By Douglas H Stutz, NHB/NMRTC Bremerton Public Affairs Officer
EVERETT, Wash. - Paraphrasing an old saying, "A rank amateur will waste time in discussing strategy while the wise specialist concentrates on logistical needs."
For an unsuspecting Hospital Corpsman 3rd Class Stephen Mathis, his attention to detail in helping fill a gapped logistics specialist billet - and still handle his regular responsibilities – at Navy Medicine Readiness Training Unit Everett, were brought to the attention of command leadership.
Capt. Patrick Fitzpatrick, Naval Hospital Bremerton director and Navy Medicine Readiness Training Command Bremerton commanding officer, recognized Mathis for his personal initiative and professional reliability.
“I felt great about being acknowledged. I was not expecting to get recognized and it was nice to see that I am appreciated,” said the Wylie, Texas, native and a Pine Creek High School Class 2014 graduate.
According to Chief Hospital Corpsman Benjamin Chapin, NMRTU Everett senior enlisted leader, Mathis stepped up to fill the vacant logistics specialist position and made certain the clinic had the crucial supplies needed for providing patient-centered care.
“He placed orders on behalf of the clinic and received pharmacy orders which ensured continuity of care across four departments,” Chapin said, adding that Mathis also conducted timely research on critical care equipment for the clinic’s Dental department which were highlighted during the recent Joint Commission accreditation survey, and proved to be instrumental for changes needed in the standard operating procedure.
Mathis grew up as a military child with an affinity for baseball and hockey. As his family relocating from one assignment to another, he became intrigued at the idea of a career in Navy Medicine bolstered by the favorable impression of Navy doctor, nurses and hospital corpsmen.
Mathis joined the Navy in 2019, and received specialty training to become a dental technician.
“My job supports direct patient care for dental patients and assists with the continuation of care for the rest of the clinic through supply. Getting to help others has been the most gratifying aspect,” explained Mathis, touching upon the proverbial tip-of-the-iceberg in all the responsibilities he has, which also include; assisting health care providers in the prevention and treatment of oral disease and injuries; preparing dental materials and medications; exposing and processing dental X-ray films; rendering emergency dental first aid; instructing patients in oral hygiene; performing dental administrative, handling accounting as well as supply procedures; maintaining treatment records and reports; and providing ‘chair side’ assists to the dentist when providing direct patient care.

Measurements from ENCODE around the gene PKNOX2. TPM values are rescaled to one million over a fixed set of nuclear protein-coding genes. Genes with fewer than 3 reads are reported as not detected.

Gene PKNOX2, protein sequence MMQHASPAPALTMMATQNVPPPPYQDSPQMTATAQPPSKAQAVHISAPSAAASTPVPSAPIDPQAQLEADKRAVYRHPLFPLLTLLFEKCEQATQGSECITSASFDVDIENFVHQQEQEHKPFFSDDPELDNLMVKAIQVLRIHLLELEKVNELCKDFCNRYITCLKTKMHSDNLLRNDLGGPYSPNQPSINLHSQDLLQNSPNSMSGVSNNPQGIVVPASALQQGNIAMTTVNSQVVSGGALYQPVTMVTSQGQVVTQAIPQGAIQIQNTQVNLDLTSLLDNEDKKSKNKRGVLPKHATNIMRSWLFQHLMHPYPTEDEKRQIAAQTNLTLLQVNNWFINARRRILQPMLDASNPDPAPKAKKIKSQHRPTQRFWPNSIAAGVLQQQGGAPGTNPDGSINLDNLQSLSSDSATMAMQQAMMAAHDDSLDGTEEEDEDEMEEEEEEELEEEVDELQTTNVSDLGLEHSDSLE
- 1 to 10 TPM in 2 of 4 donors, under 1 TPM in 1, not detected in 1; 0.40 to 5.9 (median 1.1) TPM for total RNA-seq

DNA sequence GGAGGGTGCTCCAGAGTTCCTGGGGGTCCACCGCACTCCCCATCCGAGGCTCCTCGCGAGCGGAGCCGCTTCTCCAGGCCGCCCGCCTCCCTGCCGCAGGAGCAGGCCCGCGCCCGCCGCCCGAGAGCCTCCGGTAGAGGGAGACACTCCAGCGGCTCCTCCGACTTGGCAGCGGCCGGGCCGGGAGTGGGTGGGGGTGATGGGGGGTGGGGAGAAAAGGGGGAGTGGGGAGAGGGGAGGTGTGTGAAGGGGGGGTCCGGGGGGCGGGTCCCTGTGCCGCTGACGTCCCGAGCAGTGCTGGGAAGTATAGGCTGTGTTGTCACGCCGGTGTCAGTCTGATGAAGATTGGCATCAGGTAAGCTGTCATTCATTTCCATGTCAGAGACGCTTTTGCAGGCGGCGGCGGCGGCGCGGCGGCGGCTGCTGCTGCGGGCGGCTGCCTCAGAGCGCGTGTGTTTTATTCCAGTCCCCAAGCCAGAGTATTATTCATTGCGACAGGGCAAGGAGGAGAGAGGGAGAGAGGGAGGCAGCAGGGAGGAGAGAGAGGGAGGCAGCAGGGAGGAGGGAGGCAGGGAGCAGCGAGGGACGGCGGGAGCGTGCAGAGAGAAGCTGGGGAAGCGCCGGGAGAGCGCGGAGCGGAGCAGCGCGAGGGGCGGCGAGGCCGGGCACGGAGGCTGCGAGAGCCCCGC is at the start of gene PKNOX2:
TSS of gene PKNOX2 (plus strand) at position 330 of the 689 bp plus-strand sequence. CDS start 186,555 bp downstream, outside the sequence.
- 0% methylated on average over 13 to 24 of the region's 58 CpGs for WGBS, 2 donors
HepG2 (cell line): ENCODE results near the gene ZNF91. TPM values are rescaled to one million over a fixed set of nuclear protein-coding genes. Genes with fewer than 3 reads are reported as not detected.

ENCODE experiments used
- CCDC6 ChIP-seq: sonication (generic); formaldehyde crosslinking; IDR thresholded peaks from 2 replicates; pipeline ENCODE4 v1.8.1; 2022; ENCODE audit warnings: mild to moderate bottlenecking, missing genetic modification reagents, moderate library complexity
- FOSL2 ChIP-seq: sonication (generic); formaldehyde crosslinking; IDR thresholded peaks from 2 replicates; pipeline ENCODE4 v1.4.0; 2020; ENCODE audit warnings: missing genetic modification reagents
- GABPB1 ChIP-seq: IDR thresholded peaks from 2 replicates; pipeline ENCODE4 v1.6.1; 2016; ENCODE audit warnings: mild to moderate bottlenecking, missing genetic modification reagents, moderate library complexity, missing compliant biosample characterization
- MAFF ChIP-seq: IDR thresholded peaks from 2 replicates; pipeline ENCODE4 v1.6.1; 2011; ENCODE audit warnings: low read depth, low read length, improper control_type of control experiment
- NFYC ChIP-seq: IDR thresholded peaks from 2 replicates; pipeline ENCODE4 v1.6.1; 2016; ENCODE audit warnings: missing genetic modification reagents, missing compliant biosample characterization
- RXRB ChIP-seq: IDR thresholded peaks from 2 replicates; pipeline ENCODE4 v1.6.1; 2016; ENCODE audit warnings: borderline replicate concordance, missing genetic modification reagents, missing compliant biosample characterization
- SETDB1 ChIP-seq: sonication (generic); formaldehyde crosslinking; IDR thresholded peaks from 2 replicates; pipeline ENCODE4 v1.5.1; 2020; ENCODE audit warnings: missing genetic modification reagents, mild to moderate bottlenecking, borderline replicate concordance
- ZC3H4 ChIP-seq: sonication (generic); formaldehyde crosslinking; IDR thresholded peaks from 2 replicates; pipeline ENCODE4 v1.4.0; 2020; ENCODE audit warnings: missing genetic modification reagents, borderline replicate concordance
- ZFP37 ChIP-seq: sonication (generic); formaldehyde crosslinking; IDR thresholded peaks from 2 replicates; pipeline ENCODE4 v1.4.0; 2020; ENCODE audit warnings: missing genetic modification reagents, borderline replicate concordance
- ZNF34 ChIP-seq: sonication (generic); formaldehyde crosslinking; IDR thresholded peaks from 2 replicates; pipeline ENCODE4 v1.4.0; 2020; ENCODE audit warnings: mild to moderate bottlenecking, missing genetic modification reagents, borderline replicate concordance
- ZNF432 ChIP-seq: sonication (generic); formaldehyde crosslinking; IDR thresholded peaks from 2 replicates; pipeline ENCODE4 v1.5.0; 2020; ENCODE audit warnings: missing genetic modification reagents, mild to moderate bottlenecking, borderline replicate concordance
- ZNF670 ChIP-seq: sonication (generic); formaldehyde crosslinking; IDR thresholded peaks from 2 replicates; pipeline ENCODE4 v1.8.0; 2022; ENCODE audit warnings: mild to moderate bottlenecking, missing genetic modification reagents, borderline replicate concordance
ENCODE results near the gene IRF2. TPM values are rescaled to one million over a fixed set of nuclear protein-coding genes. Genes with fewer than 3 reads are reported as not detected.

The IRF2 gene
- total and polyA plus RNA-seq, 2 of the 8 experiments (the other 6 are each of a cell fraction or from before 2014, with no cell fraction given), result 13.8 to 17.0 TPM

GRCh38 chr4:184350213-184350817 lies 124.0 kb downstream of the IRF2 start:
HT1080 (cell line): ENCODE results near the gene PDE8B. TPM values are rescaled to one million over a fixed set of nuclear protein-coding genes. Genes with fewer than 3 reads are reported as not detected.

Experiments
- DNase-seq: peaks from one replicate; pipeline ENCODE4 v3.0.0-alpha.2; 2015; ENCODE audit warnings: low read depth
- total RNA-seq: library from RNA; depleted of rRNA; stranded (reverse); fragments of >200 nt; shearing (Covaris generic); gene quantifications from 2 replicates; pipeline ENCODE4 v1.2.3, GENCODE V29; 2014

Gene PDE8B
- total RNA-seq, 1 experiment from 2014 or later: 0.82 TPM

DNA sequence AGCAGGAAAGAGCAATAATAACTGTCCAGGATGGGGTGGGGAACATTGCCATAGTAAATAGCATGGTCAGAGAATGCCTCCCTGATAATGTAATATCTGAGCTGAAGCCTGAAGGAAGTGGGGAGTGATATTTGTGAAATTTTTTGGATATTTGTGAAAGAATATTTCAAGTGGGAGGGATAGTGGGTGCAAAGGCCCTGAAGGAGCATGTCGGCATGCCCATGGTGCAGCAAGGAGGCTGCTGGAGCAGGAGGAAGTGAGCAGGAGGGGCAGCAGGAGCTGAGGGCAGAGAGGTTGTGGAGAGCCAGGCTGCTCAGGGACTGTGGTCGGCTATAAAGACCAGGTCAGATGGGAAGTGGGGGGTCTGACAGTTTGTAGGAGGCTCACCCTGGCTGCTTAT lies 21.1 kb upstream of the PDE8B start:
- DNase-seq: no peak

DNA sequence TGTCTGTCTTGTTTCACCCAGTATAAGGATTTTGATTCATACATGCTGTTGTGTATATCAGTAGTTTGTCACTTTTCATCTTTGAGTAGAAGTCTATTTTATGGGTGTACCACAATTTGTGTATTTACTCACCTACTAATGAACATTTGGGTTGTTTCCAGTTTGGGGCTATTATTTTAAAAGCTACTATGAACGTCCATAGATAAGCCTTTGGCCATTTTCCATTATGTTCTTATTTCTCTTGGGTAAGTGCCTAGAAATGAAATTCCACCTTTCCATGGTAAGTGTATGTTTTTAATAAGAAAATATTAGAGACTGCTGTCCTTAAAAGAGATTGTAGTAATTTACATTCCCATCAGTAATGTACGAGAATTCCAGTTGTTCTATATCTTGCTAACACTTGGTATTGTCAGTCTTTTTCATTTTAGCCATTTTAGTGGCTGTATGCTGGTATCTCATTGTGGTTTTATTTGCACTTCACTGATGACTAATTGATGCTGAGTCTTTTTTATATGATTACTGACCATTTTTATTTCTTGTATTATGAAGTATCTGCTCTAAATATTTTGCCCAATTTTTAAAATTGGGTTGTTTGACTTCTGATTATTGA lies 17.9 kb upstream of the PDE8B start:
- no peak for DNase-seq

The complexity of handling logistical needs has also proven to be an educational lesson as Mathis continues to grow into his assigned duties.
“The steep learning curve for supply has been the most challenging part, but I am blessed to have a great supply team to support me and always answer any questions I have,” stated Mathis. “I have learned that it’s always best to reach out for help whenever you are unsure of the task you need to do.”
Mathis has also gradually settled into his duty station over 2,100 miles from home in helping provide dental care to the nation’s third largest fleet concentration.
“Being a part of NMRTU Everett means being able to support the [operational] mission of all the ships stationed here,” shared Mathis, also expressing a growing affinity for being surrounded by all that the Puget Sound region and Pacific Northwest has to offer.
“Navy Medicine has brought me to one of the best states ever, Washington,” Mathis exclaimed.
When asked to sum up his experience with Navy Medicine, Mathis replied, “The best part of my career has been meeting all of the different people in the Navy. I feel very blessed to be able to work here with Navy Medicine because of all the fantastic people.”